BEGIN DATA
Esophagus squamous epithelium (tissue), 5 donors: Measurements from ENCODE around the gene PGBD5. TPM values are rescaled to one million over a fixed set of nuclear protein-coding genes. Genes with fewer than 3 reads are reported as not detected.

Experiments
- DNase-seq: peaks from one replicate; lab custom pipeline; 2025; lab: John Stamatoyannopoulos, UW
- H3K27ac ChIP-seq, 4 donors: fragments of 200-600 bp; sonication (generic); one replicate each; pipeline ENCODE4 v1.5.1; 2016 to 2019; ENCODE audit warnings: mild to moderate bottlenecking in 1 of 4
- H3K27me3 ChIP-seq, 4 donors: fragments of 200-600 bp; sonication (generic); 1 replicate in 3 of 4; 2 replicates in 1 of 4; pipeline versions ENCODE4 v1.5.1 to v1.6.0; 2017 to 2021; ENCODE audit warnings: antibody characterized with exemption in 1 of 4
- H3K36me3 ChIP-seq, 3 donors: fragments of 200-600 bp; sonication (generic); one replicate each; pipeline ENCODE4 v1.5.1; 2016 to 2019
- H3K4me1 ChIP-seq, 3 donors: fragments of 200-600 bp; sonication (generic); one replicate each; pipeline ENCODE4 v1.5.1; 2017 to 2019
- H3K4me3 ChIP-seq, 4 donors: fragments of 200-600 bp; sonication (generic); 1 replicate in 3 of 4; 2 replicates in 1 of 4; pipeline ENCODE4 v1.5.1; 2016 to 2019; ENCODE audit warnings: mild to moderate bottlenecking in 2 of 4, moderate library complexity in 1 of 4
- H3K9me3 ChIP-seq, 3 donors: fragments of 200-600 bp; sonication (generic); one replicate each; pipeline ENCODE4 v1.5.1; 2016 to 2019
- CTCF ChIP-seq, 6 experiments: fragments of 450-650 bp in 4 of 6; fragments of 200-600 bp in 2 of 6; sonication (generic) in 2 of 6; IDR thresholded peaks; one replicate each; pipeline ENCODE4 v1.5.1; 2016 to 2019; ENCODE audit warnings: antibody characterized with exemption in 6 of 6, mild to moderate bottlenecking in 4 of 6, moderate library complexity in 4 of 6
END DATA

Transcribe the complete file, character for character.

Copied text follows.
Esophagus squamous epithelium (tissue), 5 donors: Measurements from ENCODE around the gene PGBD5. TPM values are rescaled to one million over a fixed set of nuclear protein-coding genes. Genes with fewer than 3 reads are reported as not detected.

Experiments
- DNase-seq: peaks from one replicate; lab custom pipeline; 2025; lab: John Stamatoyannopoulos, UW
- H3K27ac ChIP-seq, 4 donors: fragments of 200-600 bp; sonication (generic); one replicate each; pipeline ENCODE4 v1.5.1; 2016 to 2019; ENCODE audit warnings: mild to moderate bottlenecking in 1 of 4
- H3K27me3 ChIP-seq, 4 donors: fragments of 200-600 bp; sonication (generic); 1 replicate in 3 of 4; 2 replicates in 1 of 4; pipeline versions ENCODE4 v1.5.1 to v1.6.0; 2017 to 2021; ENCODE audit warnings: antibody characterized with exemption in 1 of 4
- H3K36me3 ChIP-seq, 3 donors: fragments of 200-600 bp; sonication (generic); one replicate each; pipeline ENCODE4 v1.5.1; 2016 to 2019
- H3K4me1 ChIP-seq, 3 donors: fragments of 200-600 bp; sonication (generic); one replicate each; pipeline ENCODE4 v1.5.1; 2017 to 2019
- H3K4me3 ChIP-seq, 4 donors: fragments of 200-600 bp; sonication (generic); 1 replicate in 3 of 4; 2 replicates in 1 of 4; pipeline ENCODE4 v1.5.1; 2016 to 2019; ENCODE audit warnings: mild to moderate bottlenecking in 2 of 4, moderate library complexity in 1 of 4
- H3K9me3 ChIP-seq, 3 donors: fragments of 200-600 bp; sonication (generic); one replicate each; pipeline ENCODE4 v1.5.1; 2016 to 2019
- CTCF ChIP-seq, 6 experiments: fragments of 450-650 bp in 4 of 6; fragments of 200-600 bp in 2 of 6; sonication (generic) in 2 of 6; IDR thresholded peaks; one replicate each; pipeline ENCODE4 v1.5.1; 2016 to 2019; ENCODE audit warnings: antibody characterized with exemption in 6 of 6, mild to moderate bottlenecking in 4 of 6, moderate library complexity in 4 of 6